A nurse or a doctor from the Specialist Palliative Care Team usually visits wards during normal office hours (Monday to Friday). Out of hours and at weekends a consultant is available to give advice to ward doctors over the telephone.
The team also delivers an extensive programme of education to many groups of staff in the hospital to raise the standards of palliative care for all who need it.
Staff members on the team include clinical nurse specialists, consultants, specialist registrars and part-time pharmacist. They receive more than 1,300 referrals per year across the five hospitals of the Trust and have no waiting list. Current figures show that 85% of patients referred have cancer as their main problem, but patients with any illness can be referred if they need specialist palliative care.
The role of the GP in palliative care
Your GP plays a vital role in caring for you and your family, and is still the person who has overall responsibility for your care.
Your GP is able to explain and answer questions regarding the nature of your illness, how it may progress and what is likely to happen in the future. They can talk to you and your family about your wishes, goals and priorities, including where you would like to be cared for. This information can be documented in an advanced care plan, which can then be shared with all the other medical professionals involved in your care, and is reviewed and changed as needed.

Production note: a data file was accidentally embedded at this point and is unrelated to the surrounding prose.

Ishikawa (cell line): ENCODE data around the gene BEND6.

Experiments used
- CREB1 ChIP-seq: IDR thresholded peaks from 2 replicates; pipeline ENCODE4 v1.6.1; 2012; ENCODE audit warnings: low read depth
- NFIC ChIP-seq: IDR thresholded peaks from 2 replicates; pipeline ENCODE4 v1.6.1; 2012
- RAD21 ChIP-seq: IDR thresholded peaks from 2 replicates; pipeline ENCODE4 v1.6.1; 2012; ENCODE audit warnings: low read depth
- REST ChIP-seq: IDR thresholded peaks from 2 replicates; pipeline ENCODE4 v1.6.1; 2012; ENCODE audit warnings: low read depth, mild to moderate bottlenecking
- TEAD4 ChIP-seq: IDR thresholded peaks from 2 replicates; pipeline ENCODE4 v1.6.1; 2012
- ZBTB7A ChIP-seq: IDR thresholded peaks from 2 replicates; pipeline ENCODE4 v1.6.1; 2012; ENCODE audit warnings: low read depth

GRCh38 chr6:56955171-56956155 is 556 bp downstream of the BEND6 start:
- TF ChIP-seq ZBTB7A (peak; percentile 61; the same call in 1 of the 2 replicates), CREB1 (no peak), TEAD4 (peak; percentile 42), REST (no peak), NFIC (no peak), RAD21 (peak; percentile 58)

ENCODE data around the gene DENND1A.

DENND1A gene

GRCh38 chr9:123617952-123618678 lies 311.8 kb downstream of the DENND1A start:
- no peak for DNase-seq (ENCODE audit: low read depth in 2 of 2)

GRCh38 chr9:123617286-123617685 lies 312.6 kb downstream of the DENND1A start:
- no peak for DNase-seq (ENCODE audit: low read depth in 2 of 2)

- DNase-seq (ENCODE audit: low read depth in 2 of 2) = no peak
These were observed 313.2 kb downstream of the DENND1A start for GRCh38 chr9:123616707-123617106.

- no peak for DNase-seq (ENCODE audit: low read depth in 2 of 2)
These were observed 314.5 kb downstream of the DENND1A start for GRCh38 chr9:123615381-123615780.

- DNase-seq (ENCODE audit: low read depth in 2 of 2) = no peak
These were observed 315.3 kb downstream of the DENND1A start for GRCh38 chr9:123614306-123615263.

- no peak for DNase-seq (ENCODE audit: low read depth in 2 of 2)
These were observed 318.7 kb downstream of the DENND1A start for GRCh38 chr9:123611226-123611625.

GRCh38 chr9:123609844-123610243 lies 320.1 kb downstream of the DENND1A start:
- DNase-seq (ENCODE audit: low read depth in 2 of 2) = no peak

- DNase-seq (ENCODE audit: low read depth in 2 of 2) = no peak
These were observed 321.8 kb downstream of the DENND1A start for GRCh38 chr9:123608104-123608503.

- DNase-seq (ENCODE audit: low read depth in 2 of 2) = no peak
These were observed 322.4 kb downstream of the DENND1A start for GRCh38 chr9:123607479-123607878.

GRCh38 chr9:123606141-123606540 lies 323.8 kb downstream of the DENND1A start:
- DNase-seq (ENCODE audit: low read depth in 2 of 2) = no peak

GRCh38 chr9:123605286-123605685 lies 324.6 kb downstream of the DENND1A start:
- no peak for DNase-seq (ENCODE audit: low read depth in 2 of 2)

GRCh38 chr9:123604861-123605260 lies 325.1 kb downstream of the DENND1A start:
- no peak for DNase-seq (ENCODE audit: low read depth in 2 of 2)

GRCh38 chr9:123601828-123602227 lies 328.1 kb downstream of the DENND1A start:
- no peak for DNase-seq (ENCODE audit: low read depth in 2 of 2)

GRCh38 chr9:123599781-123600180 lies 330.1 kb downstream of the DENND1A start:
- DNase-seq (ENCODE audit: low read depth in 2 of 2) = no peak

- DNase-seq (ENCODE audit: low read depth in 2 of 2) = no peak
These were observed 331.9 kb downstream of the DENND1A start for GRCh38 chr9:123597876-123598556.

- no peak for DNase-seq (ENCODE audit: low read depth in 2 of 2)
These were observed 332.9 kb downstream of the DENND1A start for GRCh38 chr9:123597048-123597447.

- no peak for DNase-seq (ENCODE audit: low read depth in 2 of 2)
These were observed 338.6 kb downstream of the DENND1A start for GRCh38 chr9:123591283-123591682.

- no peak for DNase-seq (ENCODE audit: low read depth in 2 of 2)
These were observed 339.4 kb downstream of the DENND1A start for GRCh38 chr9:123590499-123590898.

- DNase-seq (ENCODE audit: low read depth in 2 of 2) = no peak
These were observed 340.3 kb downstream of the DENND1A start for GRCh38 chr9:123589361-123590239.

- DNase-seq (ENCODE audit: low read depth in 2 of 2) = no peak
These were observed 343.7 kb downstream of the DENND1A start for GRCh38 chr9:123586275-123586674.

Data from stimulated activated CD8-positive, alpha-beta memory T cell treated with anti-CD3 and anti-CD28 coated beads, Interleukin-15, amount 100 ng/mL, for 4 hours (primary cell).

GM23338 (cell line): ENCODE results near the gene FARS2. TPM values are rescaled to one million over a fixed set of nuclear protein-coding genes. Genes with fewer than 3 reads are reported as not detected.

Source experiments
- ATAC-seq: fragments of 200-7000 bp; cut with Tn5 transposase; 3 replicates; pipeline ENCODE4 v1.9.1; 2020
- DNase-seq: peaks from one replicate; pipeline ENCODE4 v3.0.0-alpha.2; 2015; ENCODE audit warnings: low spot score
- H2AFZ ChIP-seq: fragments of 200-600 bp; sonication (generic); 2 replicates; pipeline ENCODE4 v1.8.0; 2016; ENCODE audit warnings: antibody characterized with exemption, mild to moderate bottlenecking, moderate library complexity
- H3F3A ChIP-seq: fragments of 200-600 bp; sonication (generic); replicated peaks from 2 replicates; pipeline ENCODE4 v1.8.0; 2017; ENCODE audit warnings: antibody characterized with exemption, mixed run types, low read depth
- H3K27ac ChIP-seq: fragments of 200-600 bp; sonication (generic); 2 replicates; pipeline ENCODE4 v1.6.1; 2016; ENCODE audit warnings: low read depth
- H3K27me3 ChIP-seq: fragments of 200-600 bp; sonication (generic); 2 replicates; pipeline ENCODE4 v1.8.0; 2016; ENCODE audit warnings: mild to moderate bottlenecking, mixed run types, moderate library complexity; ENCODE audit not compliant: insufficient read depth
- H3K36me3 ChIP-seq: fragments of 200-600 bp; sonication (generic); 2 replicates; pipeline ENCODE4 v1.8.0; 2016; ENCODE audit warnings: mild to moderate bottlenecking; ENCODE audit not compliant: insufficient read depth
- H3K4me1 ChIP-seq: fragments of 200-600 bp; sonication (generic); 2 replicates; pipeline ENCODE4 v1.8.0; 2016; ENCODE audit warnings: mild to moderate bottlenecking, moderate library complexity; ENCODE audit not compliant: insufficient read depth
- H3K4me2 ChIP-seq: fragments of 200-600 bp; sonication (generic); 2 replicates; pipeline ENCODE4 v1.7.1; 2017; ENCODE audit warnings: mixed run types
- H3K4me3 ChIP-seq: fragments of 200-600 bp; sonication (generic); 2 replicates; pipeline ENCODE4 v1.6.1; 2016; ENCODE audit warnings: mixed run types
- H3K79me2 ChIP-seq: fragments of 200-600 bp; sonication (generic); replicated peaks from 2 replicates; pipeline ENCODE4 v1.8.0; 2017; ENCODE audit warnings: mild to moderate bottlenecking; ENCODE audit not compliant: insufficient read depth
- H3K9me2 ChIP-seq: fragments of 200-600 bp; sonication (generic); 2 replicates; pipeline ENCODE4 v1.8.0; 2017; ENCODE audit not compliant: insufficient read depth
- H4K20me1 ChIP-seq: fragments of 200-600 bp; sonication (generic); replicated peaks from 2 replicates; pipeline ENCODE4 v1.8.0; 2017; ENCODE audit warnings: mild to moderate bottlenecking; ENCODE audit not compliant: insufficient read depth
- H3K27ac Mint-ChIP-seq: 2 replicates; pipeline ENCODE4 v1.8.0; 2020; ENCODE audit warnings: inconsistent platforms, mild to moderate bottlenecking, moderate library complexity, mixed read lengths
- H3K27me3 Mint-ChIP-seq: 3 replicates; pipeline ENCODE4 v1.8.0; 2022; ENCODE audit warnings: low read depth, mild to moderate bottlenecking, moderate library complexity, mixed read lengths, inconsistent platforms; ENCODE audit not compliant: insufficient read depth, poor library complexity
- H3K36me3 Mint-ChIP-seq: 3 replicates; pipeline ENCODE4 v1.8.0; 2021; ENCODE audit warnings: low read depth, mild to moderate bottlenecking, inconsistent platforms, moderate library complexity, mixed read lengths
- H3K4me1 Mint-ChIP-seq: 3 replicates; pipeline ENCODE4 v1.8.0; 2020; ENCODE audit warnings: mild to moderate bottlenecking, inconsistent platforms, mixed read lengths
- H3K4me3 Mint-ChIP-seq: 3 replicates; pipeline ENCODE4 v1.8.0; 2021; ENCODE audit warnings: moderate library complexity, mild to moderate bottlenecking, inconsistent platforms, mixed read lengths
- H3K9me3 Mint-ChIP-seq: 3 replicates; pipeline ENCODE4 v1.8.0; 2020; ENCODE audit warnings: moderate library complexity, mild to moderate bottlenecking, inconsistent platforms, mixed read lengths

GPs works closely with your specialist palliative care team, district nurses and social services to make sure that your medical, psychological, social and spiritual needs are met. They ensure that your care is coordinated across all of the health and social care services, including with the medical teams who work at evenings and weekends. Your GP, and the whole general practice team, is there to support you throughout your journey.